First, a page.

The non-binding resolution instructs the government to cancel a request for military assistance from the US-led coalition, which was issued in response to the rise of Islamic State (IS, formerly ISIS). With IS supposedly defeated, Iraq will not need foreign troops to fight the jihadists and can close its airspace to coalition aircraft.
The Iraqi government must work to end the presence of any foreign troops on Iraqi soil and prohibit them from using its land, airspace or water for any reason.
According to Press TV, some Western military presence may remain for training purposes. The resolution says Iraqi military leadership has to report the number of foreign instructors that are necessary for Iraqi national security.
At the same time, the Iraqi Foreign Ministry said that Baghdad had turned to the UN Security Council with complaints about US violations of its sovereignty.
Speaking at an emergency parliament session on Sunday, Iraq’s caretaker PM Adil Abdul Mahdi said the American side notified the Iraqi military about the planned airstrike minutes before it was carried out. He stressed that his government denied Washington permission to continue with the operation.
Despite the internal and external difficulties that we might face, it remains best for Iraq on principle and practically.
Qassem Soleimani, the commander of Iran’s Quds Force, and Abu Mahdi al-Muhandis, the deputy commander of Iraq’s Popular Mobilization Force, were killed by a drone strike as their convoy was leaving Baghdad International Airport on Friday morning.Mahdi said Soleimani was on his way to meet him.
The interim prime minister said after the incident it was clear that it was in the interest of both the US and Iraq to end the presence of foreign forces on Iraqi soil.
Responding to the move, the Trump administration has expressed “disappointment” over the outcome of the vote by the Iraqi MPs. State Department spokesperson Morgan Ortagus urged Baghdad to reconsider, taking into account “the importance of the ongoing economic and security relationship” between Iraq and the US.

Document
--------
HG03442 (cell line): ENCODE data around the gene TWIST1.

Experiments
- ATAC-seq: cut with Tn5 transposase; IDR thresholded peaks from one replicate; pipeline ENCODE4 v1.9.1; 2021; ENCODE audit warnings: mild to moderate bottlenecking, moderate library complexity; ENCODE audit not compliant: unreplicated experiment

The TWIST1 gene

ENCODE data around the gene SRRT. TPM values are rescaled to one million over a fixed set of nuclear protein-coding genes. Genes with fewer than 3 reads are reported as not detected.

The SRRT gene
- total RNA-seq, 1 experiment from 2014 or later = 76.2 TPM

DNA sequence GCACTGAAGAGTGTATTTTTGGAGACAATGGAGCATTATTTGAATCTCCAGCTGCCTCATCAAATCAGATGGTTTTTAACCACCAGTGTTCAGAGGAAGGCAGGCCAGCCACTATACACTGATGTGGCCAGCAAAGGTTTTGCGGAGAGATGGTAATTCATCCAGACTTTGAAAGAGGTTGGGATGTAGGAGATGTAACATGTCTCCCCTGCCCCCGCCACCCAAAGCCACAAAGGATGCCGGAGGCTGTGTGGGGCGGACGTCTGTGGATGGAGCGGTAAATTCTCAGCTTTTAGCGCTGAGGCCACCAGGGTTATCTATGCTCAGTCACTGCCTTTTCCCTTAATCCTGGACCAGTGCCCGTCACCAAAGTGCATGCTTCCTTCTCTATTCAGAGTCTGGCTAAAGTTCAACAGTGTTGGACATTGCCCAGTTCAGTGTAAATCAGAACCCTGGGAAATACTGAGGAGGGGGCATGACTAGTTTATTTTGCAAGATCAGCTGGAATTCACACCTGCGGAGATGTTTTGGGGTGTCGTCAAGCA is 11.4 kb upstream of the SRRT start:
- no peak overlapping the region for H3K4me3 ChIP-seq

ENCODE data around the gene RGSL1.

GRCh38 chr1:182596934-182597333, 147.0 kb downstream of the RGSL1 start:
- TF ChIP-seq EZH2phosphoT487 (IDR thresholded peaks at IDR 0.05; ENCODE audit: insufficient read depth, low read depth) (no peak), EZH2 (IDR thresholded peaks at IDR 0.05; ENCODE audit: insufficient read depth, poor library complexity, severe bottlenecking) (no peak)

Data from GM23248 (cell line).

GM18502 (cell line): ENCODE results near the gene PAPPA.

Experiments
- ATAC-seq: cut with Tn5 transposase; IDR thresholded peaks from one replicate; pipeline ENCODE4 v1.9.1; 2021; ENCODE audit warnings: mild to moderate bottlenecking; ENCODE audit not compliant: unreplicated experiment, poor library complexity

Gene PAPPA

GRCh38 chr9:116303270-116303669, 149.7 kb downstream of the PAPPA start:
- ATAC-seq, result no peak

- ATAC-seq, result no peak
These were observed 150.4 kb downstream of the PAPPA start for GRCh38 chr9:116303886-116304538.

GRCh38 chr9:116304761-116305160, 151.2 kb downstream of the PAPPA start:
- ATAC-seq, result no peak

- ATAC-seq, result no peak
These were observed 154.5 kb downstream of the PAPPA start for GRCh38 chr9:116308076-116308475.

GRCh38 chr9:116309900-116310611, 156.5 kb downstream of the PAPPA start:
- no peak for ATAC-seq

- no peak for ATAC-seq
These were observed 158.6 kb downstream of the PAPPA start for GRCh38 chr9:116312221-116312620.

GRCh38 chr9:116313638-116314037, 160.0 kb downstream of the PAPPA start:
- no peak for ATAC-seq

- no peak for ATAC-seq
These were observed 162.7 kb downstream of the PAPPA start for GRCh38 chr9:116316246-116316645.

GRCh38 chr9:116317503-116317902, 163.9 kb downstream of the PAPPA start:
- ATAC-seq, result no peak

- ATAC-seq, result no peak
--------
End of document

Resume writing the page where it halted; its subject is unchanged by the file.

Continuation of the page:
The decision by the Iraqi Parliament is an “enormous development” not only for the country but for the whole region, political analyst and journalist Andre Vltchek believes, but removing foreign troops might be more difficult.
“We never saw the US army to depart just because the parliament of the occupied country would vote that it should. So, this is not going to be easy for Iraq to get rid of the US and NATO military,” Vltchek told RT.
Washington is likely to “do all sorts of tricks” to try and stay in Iraq. For instance, the US might “move the troops to Iraqi Kurdistan – as they did in the past.” Still, the situation in the region now is different, Vltchek added, and the death of Soleimani may have become a unifying moment for it – at least, for the countries and groups that maintain certain relations with Iran.
Influential Iraqi cleric Muqtada al-Sadr stated in a letter that Iraq should go further and shut down the US embassy.
Washington claims the assassination of Soleimani was an act of self-defense justified by his planning of attacks on American citizens. Tehran called it international terrorism and vowed to avenge the popular military officer.
In the wake of the attack the US advised all American civilians to leave Iraq. US-led coalition troops in Iraq have also suspended all training operations and hunkered down at fortified bases, bracing for retaliatory strikes.
Source: RT NEWS